Stanford Health Care introduces new, less invasive treatment for benign thyroid nodules
A recently approved technique for radio-frequency ablation treats or prevents problems caused by thyroid nodules, providing an alternative to surgical removal of the gland.
When Sarah O’Brien injured her neck in a car accident in 2012, a doctor examining her medical scans happened to notice that she had nodules on her thyroid, a gland located just below the Adam’s apple on the front of the neck. At the time, she was 24 and had no idea what that even meant.
Over the next eight years, after her neck injury was long forgotten, those nodules grew into a goiter-sized lump that protruded from her neck and caused a range of symptoms, including explosive anger, fatigue, muscle weakness and hot flashes. Medications helped some, but the best available treatment option was the surgical removal of the thyroid, an important gland that secretes hormones controlling the body’s metabolism. She kept putting off the surgery hoping that a better option would emerge. Finally, it did.
Earlier this year, O’Brien became the first patient at Stanford Health Care to undergo a nonsurgical treatment, recently approved by the Food & Drug Administration for benign thyroid nodules, called radio-frequency ablation.
“It’s definitely helped a lot,” O’Brien said three months after the procedure. “The hot flashes are gone and the goiter on my neck is significantly smaller.”
‘A safe, less invasive way’
The procedure, which has been used for years to treat benign thyroid tumors in Korea, Italy, Brazil and a handful of other countries, involves inserting a thin, needle-like probe through the skin of the neck into the troublesome nodule, said Julia Noel, MD, assistant professor of otolaryngology at Stanford. The probe is activated via a foot pedal, triggering radio waves that send an electrical current through the probe; the heat then destroys tissue of the nodule.
“It’s based on radio-wave technology that has already been used in the U.S. to treat bone, lung, liver and kidney tumors,” Noel said. “It allows us a safe, less invasive way to intervene on a benign thyroid nodule that’s causing problems without the risks of surgery and the need for hormone therapy caused by its removal.”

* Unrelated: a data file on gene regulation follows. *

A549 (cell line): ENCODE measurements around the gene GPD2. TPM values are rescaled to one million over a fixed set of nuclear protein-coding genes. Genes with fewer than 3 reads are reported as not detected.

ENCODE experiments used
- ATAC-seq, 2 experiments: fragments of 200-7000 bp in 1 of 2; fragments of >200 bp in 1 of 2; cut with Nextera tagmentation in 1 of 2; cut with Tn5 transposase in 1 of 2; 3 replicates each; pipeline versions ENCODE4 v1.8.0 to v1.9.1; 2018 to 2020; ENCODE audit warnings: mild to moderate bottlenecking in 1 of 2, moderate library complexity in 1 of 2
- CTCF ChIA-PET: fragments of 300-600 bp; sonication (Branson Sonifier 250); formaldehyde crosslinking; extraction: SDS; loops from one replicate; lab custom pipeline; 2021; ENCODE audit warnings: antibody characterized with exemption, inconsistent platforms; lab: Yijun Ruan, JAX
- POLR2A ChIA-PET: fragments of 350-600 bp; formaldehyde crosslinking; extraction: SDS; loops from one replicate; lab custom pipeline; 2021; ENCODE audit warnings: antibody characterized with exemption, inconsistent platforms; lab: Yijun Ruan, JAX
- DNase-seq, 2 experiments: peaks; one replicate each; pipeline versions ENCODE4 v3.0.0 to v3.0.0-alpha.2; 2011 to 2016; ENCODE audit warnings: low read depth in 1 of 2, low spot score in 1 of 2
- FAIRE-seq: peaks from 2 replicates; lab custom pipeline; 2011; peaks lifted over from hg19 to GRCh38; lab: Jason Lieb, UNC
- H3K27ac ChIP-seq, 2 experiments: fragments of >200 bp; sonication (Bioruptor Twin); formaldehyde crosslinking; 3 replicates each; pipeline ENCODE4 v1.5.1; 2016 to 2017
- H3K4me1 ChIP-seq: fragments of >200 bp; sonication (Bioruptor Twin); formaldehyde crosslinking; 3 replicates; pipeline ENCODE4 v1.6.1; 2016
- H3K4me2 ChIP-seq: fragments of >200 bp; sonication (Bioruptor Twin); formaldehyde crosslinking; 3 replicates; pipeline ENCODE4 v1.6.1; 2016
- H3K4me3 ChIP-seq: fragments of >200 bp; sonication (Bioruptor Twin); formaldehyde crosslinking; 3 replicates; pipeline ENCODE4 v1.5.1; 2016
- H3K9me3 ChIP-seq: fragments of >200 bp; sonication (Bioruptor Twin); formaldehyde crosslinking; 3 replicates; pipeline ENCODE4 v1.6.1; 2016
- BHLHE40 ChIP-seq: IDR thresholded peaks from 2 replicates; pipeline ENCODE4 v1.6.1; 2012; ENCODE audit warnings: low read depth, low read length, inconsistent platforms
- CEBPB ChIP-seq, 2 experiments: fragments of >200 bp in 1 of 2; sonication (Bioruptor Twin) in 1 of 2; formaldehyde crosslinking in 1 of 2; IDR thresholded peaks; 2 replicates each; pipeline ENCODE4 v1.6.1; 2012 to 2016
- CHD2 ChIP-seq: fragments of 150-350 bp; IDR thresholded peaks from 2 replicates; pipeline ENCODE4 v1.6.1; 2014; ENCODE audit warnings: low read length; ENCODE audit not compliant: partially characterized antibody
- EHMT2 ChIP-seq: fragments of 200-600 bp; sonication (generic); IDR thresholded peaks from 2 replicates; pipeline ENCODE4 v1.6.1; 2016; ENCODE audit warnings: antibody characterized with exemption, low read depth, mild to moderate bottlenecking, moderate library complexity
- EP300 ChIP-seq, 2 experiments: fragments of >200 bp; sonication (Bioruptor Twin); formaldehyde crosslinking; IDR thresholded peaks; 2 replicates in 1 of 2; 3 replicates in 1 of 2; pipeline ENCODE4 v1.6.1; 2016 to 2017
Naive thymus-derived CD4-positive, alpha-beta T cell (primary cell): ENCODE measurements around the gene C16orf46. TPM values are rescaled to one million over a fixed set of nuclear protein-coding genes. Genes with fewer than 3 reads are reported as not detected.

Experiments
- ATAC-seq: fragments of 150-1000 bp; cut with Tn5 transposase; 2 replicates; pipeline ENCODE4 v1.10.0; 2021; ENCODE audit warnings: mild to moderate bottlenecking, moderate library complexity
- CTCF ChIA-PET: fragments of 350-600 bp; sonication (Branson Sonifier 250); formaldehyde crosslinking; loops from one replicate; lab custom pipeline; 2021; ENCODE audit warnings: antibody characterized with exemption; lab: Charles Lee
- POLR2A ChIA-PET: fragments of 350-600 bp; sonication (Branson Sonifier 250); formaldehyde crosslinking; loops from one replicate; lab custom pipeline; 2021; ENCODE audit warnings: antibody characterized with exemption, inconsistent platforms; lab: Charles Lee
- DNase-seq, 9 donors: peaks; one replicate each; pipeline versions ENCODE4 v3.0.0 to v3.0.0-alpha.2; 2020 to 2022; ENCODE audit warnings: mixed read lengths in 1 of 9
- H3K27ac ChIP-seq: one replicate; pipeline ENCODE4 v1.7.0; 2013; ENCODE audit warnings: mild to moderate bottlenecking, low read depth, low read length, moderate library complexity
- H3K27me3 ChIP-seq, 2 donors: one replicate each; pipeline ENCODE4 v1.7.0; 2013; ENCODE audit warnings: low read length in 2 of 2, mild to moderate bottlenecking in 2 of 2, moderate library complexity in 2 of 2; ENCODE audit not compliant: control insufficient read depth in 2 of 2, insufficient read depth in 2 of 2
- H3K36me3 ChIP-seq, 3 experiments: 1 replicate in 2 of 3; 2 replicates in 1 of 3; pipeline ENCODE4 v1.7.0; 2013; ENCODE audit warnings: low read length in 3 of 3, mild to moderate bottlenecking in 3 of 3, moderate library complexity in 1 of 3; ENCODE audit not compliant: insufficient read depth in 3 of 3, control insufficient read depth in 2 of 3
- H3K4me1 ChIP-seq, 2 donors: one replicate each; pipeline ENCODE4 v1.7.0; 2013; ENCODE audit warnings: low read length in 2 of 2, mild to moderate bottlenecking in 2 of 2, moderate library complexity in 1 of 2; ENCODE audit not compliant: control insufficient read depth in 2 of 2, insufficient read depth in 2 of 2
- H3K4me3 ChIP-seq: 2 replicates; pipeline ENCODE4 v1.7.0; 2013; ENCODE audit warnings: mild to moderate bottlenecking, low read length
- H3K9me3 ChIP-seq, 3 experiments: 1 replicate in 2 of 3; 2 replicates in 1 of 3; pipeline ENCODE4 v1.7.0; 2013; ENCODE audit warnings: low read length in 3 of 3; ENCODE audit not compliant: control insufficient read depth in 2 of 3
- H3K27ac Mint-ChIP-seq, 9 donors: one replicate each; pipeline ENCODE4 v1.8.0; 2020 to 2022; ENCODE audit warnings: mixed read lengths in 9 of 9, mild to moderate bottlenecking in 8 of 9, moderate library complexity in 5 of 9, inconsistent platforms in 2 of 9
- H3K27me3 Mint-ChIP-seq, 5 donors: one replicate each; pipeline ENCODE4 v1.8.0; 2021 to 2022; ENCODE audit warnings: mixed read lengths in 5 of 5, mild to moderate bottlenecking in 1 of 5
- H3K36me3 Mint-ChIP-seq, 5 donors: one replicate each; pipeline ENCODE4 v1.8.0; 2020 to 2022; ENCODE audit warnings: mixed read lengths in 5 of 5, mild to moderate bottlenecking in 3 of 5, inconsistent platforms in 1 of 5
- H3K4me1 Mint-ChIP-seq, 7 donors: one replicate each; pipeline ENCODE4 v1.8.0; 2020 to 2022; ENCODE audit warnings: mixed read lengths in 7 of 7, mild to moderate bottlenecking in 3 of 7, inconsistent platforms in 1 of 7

Thyroid nodules are lumps in or on the thyroid gland. They are relatively common, and, in most cases, their cause is unknown, Noel said. About 50% of people in the U.S. over the age of 60 have at least one nodule. The vast majority of nodules — more than 90% — are benign.
Still, benign nodules can wreak havoc, she said. They need to be watched in case they grow and start pushing on important structures. They can also become unsightly goiters, which are groupings of several nodules that bulge from the neck. Some nodules can become toxic, like O’Brien’s, secreting unwanted hormones that can cause a variety of symptoms, including a racing heart, difficulty sleeping, anxiety and irritability.
“This new treatment is a very good option for people, like Sarah, who have these hormone-secreting nodules called toxic nodules,” Noel said. “It can also prevent cosmetic problems or possible future discomfort.”
‘Hot, hot, hot’
O’Brien said she suffered with symptoms of irritability, hot flashes and anxiety for about a year after the car crash before she finally realized the nodules in her neck were causing these symptoms.
“I’m usually a bubbly, happy person,” she said. “But the irritability started to interfere with my marriage and my patience with my two kids. And I was hot, hot, hot. To the point where I wanted to scream. So I started going to see doctors.
“They told me they needed to take my thyroid out,” she said. “But I was scared to take out something that should be there.”
For years she prayed for healing, then, last year, she joined a support group on Facebook for people with benign thyroid nodules where she learned about a new procedure called radio-frequency ablation.
The procedure, which was led by surgeon Lisa Orloff, MD, professor of otolaryngology, with Noel assisting, took less than an hour. There was no overnight stay in the hospital, and she went home to recover that same day.
“I was awake for the whole procedure,” she said. “There was some pressure, but not really any pain.”
O’Brien had two toxic nodules treated out of a total of five benign tumors on her thyroid. The first was fully ablated, and the second reduced in size. Immediately, the size of the goiter on her neck was significantly smaller, she said. Further gradual shrinkage can be expected for up to 12 months from the time of the surgery.
“I could see that notch in my neck,” she said, referring to her Adam’s apple. “I had kind of missed it.”
The other changes came a bit more slowly over the early weeks as she began to heal, she said. First, the hot flashes began to lessen in both intensity and frequency. She found herself wearing blankets at night for the first time in years, even putting on a sweater when she went out for a walk. Also, the overproduction of hormones has begun to level out.
“There are no more hot flashes,” she said. “I’m still struggling with up and down mood swings, but I’m going on walks every night with my kids, pulling them in a wagon that my aunt bought them. I’m a new mom.”
Stanford Medicine integrates research, medical education and health care at its three institutions - Stanford University School of Medicine, Stanford Health Care (formerly Stanford Hospital & Clinics), and Lucile Packard Children's Hospital Stanford. For more information, please visit the Office of Communication & Public Affairs site at http://mednews.stanford.edu.